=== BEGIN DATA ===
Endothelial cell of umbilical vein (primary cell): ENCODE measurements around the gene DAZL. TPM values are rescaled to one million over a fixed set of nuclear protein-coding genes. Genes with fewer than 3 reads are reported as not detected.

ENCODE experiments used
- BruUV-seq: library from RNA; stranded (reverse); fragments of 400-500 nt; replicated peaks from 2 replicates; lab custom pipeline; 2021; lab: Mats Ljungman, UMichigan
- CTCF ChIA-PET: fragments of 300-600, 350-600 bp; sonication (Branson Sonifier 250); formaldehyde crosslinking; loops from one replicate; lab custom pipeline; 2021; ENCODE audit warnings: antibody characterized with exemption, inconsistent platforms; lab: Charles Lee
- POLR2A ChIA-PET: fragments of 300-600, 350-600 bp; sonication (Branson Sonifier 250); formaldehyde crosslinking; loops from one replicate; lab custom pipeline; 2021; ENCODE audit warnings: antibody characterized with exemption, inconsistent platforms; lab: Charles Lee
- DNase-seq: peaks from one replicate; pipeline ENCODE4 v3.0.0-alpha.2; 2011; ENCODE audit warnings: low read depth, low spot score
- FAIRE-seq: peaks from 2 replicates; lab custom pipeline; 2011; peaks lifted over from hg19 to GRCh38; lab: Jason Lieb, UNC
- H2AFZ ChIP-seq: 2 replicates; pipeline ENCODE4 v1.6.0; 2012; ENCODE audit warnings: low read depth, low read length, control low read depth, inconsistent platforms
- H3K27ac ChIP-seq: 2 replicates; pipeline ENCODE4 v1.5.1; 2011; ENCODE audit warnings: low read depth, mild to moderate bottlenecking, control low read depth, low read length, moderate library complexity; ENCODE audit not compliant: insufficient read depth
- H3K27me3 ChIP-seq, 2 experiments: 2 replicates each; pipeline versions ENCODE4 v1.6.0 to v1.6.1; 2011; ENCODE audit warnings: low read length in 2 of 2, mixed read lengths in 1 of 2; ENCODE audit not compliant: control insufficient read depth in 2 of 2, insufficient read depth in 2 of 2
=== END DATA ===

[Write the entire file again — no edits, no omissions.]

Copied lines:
Endothelial cell of umbilical vein (primary cell): ENCODE measurements around the gene DAZL. TPM values are rescaled to one million over a fixed set of nuclear protein-coding genes. Genes with fewer than 3 reads are reported as not detected.

ENCODE experiments used
- BruUV-seq: library from RNA; stranded (reverse); fragments of 400-500 nt; replicated peaks from 2 replicates; lab custom pipeline; 2021; lab: Mats Ljungman, UMichigan
- CTCF ChIA-PET: fragments of 300-600, 350-600 bp; sonication (Branson Sonifier 250); formaldehyde crosslinking; loops from one replicate; lab custom pipeline; 2021; ENCODE audit warnings: antibody characterized with exemption, inconsistent platforms; lab: Charles Lee
- POLR2A ChIA-PET: fragments of 300-600, 350-600 bp; sonication (Branson Sonifier 250); formaldehyde crosslinking; loops from one replicate; lab custom pipeline; 2021; ENCODE audit warnings: antibody characterized with exemption, inconsistent platforms; lab: Charles Lee
- DNase-seq: peaks from one replicate; pipeline ENCODE4 v3.0.0-alpha.2; 2011; ENCODE audit warnings: low read depth, low spot score
- FAIRE-seq: peaks from 2 replicates; lab custom pipeline; 2011; peaks lifted over from hg19 to GRCh38; lab: Jason Lieb, UNC
- H2AFZ ChIP-seq: 2 replicates; pipeline ENCODE4 v1.6.0; 2012; ENCODE audit warnings: low read depth, low read length, control low read depth, inconsistent platforms
- H3K27ac ChIP-seq: 2 replicates; pipeline ENCODE4 v1.5.1; 2011; ENCODE audit warnings: low read depth, mild to moderate bottlenecking, control low read depth, low read length, moderate library complexity; ENCODE audit not compliant: insufficient read depth
- H3K27me3 ChIP-seq, 2 experiments: 2 replicates each; pipeline versions ENCODE4 v1.6.0 to v1.6.1; 2011; ENCODE audit warnings: low read length in 2 of 2, mixed read lengths in 1 of 2; ENCODE audit not compliant: control insufficient read depth in 2 of 2, insufficient read depth in 2 of 2